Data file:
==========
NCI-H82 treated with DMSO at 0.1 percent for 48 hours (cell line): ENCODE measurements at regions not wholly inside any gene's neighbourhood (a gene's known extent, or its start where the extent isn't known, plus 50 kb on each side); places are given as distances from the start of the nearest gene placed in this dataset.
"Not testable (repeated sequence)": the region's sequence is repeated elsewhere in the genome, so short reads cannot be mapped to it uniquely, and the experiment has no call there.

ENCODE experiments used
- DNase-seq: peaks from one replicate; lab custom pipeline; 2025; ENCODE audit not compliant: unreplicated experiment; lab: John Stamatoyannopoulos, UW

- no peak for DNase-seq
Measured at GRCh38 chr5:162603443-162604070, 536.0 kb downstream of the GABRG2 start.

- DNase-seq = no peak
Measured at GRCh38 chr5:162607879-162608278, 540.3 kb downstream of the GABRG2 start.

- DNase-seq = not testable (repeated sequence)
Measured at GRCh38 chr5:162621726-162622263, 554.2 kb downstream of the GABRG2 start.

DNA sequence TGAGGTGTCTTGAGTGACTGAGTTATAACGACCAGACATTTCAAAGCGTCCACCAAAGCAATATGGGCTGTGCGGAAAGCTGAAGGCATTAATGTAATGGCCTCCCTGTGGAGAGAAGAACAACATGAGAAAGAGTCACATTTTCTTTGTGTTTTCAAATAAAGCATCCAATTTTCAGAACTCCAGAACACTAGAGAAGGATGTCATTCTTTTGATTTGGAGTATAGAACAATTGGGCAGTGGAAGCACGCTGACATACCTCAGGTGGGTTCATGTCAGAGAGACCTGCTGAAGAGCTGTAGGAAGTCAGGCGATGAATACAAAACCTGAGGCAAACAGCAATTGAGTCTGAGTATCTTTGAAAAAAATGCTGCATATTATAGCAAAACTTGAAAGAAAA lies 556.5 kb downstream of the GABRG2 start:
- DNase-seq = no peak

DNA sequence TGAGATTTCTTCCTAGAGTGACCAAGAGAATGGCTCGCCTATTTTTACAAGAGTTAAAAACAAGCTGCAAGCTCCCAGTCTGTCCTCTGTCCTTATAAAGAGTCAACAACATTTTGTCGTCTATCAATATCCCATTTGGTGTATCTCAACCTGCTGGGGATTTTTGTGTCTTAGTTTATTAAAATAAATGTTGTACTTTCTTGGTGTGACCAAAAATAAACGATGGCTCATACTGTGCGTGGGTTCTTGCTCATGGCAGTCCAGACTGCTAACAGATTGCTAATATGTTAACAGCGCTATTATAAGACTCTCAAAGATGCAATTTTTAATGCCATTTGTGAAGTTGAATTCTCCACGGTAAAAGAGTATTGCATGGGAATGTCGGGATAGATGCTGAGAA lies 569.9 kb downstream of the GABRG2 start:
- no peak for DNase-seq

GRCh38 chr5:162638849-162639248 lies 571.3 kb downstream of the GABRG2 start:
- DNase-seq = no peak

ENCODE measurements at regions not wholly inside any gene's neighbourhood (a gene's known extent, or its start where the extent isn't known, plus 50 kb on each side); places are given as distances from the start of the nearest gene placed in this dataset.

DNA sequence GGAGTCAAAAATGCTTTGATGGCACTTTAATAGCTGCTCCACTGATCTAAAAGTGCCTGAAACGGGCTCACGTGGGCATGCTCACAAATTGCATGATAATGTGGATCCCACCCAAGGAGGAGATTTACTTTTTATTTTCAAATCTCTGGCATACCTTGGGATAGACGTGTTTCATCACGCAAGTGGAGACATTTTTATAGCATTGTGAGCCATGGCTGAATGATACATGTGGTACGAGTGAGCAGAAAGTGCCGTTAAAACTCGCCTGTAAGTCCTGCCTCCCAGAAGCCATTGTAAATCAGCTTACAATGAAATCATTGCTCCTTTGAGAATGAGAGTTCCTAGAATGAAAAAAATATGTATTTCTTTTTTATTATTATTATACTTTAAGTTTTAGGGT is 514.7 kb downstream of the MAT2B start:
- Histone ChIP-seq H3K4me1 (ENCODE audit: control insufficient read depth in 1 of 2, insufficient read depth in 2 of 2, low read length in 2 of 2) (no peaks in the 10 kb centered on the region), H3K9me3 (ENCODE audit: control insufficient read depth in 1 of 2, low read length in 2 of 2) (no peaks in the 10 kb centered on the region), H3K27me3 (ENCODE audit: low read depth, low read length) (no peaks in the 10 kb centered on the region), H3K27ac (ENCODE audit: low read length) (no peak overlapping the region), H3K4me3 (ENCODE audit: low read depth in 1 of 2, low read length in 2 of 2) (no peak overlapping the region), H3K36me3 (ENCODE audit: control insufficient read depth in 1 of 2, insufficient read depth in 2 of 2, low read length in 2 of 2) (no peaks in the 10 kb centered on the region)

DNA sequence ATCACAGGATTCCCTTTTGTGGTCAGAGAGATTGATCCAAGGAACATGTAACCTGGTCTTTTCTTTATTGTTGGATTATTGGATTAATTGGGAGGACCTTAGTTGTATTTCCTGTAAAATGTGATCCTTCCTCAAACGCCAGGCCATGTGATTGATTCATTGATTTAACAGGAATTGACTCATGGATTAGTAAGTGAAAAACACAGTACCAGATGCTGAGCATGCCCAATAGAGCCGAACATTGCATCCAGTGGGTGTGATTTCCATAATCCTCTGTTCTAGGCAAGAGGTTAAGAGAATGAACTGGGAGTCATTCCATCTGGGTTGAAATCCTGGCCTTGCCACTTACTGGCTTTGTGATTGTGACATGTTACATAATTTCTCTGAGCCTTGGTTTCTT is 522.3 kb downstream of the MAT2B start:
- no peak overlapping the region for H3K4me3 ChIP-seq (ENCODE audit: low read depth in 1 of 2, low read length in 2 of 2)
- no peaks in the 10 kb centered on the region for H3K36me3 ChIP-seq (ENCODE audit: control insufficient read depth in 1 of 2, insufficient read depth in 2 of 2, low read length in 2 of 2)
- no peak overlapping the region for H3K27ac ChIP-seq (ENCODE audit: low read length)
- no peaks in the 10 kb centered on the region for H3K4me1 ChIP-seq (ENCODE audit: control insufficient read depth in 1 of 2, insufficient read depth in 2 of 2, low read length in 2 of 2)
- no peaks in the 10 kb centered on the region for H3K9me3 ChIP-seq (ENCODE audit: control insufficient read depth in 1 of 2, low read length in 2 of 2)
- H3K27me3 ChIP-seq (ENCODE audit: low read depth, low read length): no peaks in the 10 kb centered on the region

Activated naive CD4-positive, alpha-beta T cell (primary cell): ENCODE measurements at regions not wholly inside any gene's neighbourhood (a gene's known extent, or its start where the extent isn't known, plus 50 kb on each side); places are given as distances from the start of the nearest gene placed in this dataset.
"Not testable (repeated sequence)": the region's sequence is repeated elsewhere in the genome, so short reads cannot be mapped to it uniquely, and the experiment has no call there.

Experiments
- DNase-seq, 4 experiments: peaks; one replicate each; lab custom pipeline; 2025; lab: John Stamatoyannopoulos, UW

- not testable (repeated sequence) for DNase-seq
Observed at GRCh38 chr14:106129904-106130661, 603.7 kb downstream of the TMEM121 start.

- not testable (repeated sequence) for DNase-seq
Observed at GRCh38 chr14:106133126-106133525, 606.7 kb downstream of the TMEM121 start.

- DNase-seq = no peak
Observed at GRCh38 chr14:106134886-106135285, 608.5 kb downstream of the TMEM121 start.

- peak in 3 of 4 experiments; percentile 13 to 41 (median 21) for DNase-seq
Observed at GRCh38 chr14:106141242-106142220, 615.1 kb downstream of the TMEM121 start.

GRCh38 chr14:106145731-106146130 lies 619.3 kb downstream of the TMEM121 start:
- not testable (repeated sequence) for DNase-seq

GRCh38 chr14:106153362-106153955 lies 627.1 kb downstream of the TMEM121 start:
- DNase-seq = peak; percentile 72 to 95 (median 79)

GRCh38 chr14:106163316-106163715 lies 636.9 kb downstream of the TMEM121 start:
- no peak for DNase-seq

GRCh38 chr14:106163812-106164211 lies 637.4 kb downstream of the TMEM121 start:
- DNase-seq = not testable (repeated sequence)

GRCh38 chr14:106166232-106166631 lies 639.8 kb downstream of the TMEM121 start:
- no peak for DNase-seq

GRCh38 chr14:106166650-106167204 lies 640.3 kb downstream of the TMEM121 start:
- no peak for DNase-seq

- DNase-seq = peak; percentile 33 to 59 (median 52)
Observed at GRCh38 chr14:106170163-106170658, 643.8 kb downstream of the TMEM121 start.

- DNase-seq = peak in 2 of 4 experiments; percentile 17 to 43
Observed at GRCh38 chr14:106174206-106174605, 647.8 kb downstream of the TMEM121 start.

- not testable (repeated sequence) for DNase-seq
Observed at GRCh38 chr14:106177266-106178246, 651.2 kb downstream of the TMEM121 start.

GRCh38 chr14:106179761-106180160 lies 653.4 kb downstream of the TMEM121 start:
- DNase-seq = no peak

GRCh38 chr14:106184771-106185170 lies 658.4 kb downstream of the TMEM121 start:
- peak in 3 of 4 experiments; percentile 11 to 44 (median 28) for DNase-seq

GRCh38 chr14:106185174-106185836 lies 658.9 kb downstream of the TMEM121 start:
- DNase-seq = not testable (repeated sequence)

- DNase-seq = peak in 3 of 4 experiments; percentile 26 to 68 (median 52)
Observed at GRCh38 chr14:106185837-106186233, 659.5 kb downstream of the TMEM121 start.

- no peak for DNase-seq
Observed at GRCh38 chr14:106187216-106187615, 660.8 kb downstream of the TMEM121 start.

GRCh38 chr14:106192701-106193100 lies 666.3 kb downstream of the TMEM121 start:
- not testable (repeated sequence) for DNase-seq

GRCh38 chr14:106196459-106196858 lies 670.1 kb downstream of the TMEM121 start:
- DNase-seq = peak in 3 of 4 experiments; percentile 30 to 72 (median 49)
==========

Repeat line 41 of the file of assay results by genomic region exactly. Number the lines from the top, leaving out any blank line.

GRCh38 chr14:106153362-106153955 lies 627.1 kb downstream of the TMEM121 start: